Understanding regulatory insight of crowdfunding
by Jim Taylor | September 29, 2014
Part 2 of a 4-part Series
Crowdfunding, if done properly, is the future for how most small businesses in this country are going to be financed.” – Duncan Niederauer, CEO, NYSE
As we mentioned in “Crowdfunding Primer,” crowdfunding has the potential to greatly increase access to capital for small businesses. However, crowdfunding to date has mostly been used for creative or non-profit ventures through reward and donation sites such as KickStarter and IndieGoGo. One of the reasons for this is the strict securities laws the SEC imposes in the U.S.
Historically the SEC and state securities laws have mandated that investors in high-risk ventures or start-up companies be what is called an “accredited investor.” Typically, an accredited investor is a person who makes at least $200,000-$300,000 a year and have a net worth excluding residence of $1 million dollars. These investors typically are sought out as Angel investors, providing seed or equity capital in partnerships or owning shares of companies.
The theory behind the accredited investor rules is that they can afford to lose their investment or that they are “sophisticated” enough to understand the risks of the venture, and that a loss will not cause them to go broke since they have adequate assets or income. This is a form of consumer protection provided in Rule 501 of Regulation D (Reg D). The amendment sets the amounts for the investor to not exceed 1) the greater of $2,000 or 5% of the annual income or net worth of the investor (under $100,000 year income/net worth) and 2) or 10% of the annual income or net worth of the investor (over $100,000 year income/net worth). Section 302 of the Act requires that all offerings be offered through a broker dealer registered with the SEC and a member of the Financial Industry Regulatory Authority (FINRA).
The Jobs Act of 2012, Jumpstart Our Business Startups Act, was intended to encourage funding of small businesses by easing the securities regulation through crowdfunding and a lowering of the restrictions. Though the bill passed, and technically equity crowdfunding should be able to be pursued as of this writing, the government has not given approval for going ahead.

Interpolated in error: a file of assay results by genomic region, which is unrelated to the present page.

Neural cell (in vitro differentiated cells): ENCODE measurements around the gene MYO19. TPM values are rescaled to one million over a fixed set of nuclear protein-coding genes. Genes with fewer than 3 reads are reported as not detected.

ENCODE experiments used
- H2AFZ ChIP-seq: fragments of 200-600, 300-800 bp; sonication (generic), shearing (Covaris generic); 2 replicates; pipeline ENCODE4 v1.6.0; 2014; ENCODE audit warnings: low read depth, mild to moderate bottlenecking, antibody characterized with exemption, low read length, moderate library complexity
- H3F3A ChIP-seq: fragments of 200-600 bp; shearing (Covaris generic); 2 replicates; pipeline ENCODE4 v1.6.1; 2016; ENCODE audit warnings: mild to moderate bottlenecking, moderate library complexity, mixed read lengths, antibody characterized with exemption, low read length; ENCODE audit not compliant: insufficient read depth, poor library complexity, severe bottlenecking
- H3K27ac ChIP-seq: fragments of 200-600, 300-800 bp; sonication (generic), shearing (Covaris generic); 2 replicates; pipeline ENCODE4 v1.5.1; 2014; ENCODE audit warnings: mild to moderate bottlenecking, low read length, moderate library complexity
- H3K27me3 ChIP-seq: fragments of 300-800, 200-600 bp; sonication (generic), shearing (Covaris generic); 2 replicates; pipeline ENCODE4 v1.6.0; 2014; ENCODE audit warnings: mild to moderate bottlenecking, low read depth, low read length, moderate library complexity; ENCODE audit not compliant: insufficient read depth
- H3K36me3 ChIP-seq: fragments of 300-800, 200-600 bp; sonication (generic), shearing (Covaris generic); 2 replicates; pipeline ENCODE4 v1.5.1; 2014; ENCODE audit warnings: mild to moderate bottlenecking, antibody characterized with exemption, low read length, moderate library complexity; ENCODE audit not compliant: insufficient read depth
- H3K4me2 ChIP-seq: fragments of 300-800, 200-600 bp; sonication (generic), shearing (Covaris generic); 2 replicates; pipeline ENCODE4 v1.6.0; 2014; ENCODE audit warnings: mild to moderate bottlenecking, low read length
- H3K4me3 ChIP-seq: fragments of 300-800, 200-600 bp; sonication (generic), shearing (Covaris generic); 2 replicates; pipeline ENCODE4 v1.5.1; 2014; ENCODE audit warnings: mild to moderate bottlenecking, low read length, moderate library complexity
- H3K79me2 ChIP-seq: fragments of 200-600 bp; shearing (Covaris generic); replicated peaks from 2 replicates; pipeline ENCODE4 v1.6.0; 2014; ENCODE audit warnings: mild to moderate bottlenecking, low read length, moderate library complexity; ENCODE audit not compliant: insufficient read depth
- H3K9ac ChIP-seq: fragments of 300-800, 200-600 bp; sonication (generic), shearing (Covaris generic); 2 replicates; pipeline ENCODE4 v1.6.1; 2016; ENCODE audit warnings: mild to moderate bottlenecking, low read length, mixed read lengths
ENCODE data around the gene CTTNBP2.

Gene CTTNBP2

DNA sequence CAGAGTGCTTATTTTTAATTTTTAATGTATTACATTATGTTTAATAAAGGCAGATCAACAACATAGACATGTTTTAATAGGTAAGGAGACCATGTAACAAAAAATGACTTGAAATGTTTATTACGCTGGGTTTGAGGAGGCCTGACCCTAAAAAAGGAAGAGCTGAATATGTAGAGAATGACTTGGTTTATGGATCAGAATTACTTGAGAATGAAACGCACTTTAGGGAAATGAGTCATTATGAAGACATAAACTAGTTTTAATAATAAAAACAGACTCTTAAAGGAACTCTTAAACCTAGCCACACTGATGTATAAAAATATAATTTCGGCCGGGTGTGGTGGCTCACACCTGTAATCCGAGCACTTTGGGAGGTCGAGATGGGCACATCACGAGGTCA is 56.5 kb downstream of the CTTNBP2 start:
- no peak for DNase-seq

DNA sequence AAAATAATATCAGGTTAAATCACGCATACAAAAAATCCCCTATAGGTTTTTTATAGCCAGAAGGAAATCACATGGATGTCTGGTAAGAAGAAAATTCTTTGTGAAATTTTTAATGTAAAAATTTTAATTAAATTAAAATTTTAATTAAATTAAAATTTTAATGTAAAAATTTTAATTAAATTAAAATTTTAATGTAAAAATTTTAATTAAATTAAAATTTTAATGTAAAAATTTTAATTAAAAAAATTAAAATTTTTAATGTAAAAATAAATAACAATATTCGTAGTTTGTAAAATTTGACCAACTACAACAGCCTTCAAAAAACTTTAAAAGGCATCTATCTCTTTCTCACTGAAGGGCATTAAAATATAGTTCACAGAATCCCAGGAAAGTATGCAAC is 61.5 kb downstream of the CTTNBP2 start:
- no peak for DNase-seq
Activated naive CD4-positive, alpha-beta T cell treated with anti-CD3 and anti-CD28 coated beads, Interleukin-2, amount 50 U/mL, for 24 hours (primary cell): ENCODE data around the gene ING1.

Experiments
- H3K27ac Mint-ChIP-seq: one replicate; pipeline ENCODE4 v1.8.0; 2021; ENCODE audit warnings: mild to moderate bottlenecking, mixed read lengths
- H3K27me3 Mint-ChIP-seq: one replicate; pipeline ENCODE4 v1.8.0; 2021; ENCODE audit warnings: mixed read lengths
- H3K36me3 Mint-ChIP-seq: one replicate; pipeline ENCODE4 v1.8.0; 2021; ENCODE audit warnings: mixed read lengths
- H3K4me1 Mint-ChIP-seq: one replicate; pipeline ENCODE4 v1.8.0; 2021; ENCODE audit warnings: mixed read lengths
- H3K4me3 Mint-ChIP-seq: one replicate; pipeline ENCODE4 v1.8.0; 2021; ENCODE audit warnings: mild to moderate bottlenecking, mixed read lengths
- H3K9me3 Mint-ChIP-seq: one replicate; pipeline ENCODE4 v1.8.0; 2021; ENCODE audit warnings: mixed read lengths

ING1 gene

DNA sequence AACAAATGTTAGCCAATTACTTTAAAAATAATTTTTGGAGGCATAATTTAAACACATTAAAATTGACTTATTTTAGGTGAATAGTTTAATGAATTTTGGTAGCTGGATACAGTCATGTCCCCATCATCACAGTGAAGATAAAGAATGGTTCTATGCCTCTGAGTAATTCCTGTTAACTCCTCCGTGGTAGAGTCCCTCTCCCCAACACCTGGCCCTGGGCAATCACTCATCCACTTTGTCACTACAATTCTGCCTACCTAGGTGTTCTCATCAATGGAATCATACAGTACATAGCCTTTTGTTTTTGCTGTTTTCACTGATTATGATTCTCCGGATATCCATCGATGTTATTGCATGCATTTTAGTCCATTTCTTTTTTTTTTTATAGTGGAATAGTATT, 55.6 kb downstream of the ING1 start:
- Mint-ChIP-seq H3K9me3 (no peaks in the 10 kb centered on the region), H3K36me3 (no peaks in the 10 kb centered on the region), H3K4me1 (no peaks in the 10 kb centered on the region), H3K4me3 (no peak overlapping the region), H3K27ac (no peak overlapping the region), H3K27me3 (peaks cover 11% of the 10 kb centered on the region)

The Jobs Act of 2012 has opened up the door for crowdfunding, but there remain certain detailed requirements for issuers of the crowdfunding and regulatory requirements that are still best handled by a securities attorney particularly as State securities laws have governing bodies that oversee and enforce such laws and each state is different.
In addition the shares issued in a crowdfunding offering are restricted for resale on the market for one year. There are investment thresholds. If you are seeking under $100,000, the offer can proceed without reviewed financials. Raising from $100,000 to $500,000 the financials must be reviewed and raising $500,000 to the $1 million cap will require audited financials.
As of this writing you cannot use equity crowdfunding for non-accredited investors under the Jobs Act. You can however raise funds from accredited investors under the old “Reg D” securities laws with platforms like CircleUp, which has the crowdfunding model under existing laws.
So, is equity crowdfunding right for your business? Currently if you are willing to still comply with the Accredited Investor requirements of Reg D and can find a comparable platform that works for your business, yes. However, equity crowdfunding for the broader participants who are not accredited-investors is expected to be allowed by the end of 2014, and that is where the larger opportunity lies for companies and the future of small business financing. Equity crowdfunding can be an impactful opportunity to the start-up business community, but the required financials, legal documentation, appropriate platform, and registration requirements are substantial. If equity crowdfunding is of interest to you, make sure you conduct the due diligence and get the proper legal advisors before seeking investors.